Youtube Livestream – Keep Online


Nearly one year I’ve kept my camera livestream online using FFmpeg as a drop-in for downtime i manually detected or did maintenance work on the camera. Until last week, when the ISP did major maintenance at 3 in the morning. Although Youtube can cope with short dropouts, being offline for nearly 12 hours meant that the stream was cut. Unfortunately this results in a new URL which in turn means updating every embedded instance. This is not what i wanted so i wrote a little Python script that monitors the camera location and fires up FFmpeg from another location with a ‘Camera Down’ feed to Youtube.

Creating a video loop

The first step i took was to download a short clip from the camera using RTSP. This clip is going to serve as a loop for FFmpeg. When the Python script detects a connection dropout on the camera location.


Using FFmpeg i grabbed a 10 minute clip directly from the camera using RTSP. (The URL i’m using applies to most Dahua camera’s)

ffmpeg -rtsp_transport tcp -i "rtsp://user:pass@ip-address:554/cam/realmonitor?channel=1&subtype=0" -c copy -map 0 offline.mp4

This clip needs to be trimmed and modified. For that i’m going to use Adobe Premiere Pro 2022

Adobe Premiere Pro

The camera, and therefor the clip, has a resolution of 2560x1440px with H264 video and AAC audio codec. I wanted to keep the clip exactly the same so that Youtube would’t complain about a change in resolution or codec.

Not going to go through the whole process how I’ve edited this clip in Adobe Premiere Pro but there are a couple steps I’ve taken to get my offline clip

  • Trim the clip so that you create a loop
  • Apply black and white effect to the video
  • Apply camera blur (5) effect to the video
  • Insert a rectangle. (no fill, stroke 15)
  • Insert text (250px)

When finished export the clip using setting which best resemble the original feed settings

  • Video codec: H264
  • Video bitrate: CBR 10M
  • Audio code: AAC
  • Audio bitrate: 300K

Which would result in something comparable to this screencap

This part is done. What we ended up with is a video loop with the exact same settings the camera feed delivers to Youtube


We have our looped clip ready to go, now we can proceed to writing some code that pushes this clip to Youtube when the camera connection is lost. The first step is to write some code that checks the camera location. For this i’m going to use a simple ping test. In my case the most likely reason for downtime is to check whether or not the router/modem responds. The camera itself is very stable and has been running non-stop for about a year.

Imports and variables

import os
import time
import ffmpeg

# Variables
stream_key = 'your-you-tube-stream-key' # change
host = '' # change
timer_main_seconds = 900
timer_main_interval = 5


Ping will be handled by the os library and is just a simple function taking in the host ip/dns name and the number of pings to be sent. Returns True if a ping response has been received.

def ping_host(host, count):
    response = os.system(f"ping -c {count} {host}")

    if response == 0:
        return True
        return False


Next i created a simple countdown timer which takes in the number of seconds to count down from and an interval. Returns True if the countdown timer is finished.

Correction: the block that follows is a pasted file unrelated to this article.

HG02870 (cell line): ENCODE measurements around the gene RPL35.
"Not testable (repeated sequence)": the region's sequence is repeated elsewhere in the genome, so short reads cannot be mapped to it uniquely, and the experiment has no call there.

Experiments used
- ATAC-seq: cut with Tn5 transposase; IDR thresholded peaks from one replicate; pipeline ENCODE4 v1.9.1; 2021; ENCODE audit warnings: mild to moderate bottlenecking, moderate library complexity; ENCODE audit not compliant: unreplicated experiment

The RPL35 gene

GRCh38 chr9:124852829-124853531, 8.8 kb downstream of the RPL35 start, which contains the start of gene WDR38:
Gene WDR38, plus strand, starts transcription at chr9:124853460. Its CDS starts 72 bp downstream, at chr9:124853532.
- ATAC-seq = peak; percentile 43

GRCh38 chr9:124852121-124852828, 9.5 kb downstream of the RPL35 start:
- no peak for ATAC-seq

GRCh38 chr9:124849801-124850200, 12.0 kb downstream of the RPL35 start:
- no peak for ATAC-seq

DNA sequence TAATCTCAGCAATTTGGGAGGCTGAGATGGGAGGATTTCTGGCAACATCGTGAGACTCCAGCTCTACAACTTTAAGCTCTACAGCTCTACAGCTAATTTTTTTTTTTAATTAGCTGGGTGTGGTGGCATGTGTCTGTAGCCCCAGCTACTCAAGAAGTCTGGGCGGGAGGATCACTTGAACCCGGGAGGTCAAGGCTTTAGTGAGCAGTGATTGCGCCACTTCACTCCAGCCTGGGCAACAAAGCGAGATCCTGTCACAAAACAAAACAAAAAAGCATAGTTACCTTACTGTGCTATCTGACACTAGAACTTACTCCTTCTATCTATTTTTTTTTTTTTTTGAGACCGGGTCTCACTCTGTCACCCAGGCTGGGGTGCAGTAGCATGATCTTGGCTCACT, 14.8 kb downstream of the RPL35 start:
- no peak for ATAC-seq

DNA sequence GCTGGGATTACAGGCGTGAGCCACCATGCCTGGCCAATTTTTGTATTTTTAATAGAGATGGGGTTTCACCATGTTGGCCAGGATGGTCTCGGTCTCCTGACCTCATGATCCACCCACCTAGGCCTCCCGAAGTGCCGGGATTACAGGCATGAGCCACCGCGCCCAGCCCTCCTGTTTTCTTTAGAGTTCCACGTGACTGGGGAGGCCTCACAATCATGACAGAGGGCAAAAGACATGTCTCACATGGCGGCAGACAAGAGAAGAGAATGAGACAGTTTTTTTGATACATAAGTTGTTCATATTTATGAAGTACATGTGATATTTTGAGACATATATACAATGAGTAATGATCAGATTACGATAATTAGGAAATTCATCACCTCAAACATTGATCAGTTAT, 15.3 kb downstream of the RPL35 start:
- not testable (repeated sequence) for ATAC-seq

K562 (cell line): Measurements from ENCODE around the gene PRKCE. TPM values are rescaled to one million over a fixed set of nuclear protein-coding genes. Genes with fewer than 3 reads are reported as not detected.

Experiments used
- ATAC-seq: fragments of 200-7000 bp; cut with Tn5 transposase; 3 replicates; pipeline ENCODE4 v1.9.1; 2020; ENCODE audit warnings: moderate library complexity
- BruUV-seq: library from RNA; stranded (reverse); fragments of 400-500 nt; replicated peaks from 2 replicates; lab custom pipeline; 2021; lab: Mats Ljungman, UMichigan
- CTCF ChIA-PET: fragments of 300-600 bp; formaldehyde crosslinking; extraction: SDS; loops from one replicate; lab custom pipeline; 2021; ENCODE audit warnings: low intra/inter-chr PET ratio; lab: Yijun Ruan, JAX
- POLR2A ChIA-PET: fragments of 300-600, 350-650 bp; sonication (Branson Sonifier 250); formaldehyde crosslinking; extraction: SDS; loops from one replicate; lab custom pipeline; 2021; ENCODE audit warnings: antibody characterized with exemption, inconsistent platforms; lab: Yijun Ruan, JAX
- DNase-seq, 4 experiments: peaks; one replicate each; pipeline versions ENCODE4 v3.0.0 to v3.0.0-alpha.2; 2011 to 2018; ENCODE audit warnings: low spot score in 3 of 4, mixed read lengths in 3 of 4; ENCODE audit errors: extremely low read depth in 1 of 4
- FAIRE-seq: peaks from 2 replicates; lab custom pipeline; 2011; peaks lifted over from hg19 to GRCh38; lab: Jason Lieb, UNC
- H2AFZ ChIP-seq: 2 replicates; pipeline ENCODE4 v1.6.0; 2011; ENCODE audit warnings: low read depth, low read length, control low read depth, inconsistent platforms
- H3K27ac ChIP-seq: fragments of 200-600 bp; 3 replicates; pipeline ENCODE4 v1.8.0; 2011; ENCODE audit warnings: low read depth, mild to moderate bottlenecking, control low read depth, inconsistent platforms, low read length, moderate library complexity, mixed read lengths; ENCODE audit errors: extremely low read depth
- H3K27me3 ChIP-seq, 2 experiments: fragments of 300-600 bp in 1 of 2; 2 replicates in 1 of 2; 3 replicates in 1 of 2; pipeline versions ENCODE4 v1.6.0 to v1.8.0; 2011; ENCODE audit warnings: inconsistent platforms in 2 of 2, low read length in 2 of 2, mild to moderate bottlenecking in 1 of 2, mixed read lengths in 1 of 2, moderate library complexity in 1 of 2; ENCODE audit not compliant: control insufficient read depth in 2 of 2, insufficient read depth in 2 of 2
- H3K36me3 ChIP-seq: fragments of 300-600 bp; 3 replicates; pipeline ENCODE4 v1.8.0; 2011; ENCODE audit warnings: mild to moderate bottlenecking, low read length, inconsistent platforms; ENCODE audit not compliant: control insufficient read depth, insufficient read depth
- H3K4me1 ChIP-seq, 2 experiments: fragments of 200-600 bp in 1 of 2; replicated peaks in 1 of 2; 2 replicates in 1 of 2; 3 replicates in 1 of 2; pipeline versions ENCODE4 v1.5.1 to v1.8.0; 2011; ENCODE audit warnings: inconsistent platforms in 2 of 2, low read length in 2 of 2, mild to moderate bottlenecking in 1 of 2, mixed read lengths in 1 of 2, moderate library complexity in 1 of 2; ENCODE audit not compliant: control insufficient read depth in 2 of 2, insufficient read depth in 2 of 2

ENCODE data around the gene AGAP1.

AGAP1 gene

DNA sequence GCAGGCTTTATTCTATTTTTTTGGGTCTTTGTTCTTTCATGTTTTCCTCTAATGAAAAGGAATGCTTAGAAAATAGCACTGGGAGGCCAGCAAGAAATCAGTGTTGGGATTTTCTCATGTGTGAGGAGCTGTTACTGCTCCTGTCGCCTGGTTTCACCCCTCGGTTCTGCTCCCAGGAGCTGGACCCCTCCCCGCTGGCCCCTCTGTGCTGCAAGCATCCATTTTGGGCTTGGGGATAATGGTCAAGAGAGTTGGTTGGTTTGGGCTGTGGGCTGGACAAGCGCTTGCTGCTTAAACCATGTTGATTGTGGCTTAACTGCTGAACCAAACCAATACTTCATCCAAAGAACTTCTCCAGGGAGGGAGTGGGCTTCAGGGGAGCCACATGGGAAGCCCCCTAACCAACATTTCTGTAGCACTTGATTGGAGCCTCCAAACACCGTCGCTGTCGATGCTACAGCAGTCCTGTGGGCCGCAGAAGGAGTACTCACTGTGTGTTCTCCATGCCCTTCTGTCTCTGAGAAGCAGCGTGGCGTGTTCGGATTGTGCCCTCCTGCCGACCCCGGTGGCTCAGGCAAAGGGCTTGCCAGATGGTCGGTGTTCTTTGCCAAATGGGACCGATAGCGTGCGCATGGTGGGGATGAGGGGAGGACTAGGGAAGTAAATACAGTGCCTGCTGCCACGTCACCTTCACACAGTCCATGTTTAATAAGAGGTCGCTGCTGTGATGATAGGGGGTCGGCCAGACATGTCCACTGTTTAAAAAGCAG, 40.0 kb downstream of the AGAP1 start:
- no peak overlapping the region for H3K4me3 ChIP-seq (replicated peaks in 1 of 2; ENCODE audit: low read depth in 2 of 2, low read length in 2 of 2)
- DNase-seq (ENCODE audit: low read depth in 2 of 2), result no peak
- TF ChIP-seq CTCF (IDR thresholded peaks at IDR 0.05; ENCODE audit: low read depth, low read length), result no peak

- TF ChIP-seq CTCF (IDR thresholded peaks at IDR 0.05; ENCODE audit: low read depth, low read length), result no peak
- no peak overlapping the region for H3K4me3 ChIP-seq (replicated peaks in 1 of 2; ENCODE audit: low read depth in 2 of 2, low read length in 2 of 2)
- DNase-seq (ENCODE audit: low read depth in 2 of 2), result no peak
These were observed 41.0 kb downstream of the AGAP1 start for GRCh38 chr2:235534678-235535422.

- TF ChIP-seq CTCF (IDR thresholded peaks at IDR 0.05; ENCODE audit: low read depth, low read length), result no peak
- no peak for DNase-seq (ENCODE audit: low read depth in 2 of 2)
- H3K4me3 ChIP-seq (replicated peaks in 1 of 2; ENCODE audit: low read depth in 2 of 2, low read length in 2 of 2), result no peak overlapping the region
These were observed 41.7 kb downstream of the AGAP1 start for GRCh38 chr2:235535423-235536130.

def countdown_timer(seconds, interval):
    print(f'[*] Starting timer for {seconds if seconds <= 60 else round(seconds / 60)} {"seconds" if seconds <= 60 else "minutes"} with a {interval} second interval')
    while seconds > 0:
        seconds -= interval
        if seconds % 100 == 0:
            print(f'[*] Timer running: {seconds} seconds left')

    return True


Python-ffmpeg library is used to launch FFmpeg in an asynchronous thread we can communicate with using stdin. Since the input clip has the exact same resolution and codec as the original feed i could use vcodec/acodec copy which omits the use of transcoding and has very little impact on the CPU.

process = (
    .input('offline.mp4', stream_loop='-1', re=None)
    .output('rtmp://' + stream_key, vcodec='copy', acodec='copy', format='flv')

Main thread

And finally the main thread triggering all of the above components. It starts up entering a while loop starting the countdown timer. When it reaches 0 from 900 seconds (15 minutes) it starts to check (ping) the host connection 5 times. When a ping response is received it will reset the timer to 900 seconds and check again (etc). If no ping response is received it assumes the connection is down and launches FFmpeg. FFmpeg loops through the offline.mp4 clip indefinitely until it receives a successful ping response from the host.

if __name__ == "__main__":
    print(f'[*] Monitoring connection: {host}')

    while True:
        if countdown_timer(timer_main_seconds, timer_main_interval) == True:
            print('[*] Checking connection')
            if ping_host(host, 5) == False:
                print('[!] Connection failed. Starting FFmpeg')
                process = process.run_async(pipe_stdin=True)
                while countdown_timer(5, 1):
                    if ping_host(host, 5) == True:
                        print('[*] Connection restored. Stopping FFmpeg')
                        print('[*] Connection still down')

                print('[*] Connection OK')


Use crontab to launch the script at startup. (i’m running this script in a virtual environment)

crontab -e

And insert this line (yours will differ)

@reboot /path/python3 /path/ > /path/connection.log 2>&1


In the video below i’ll demonstrate on one of my testing locations how the program behaves. For demonstration purposes have set the countdown timer to 10 seconds and will manually pull the camera’s network cable from the switch.


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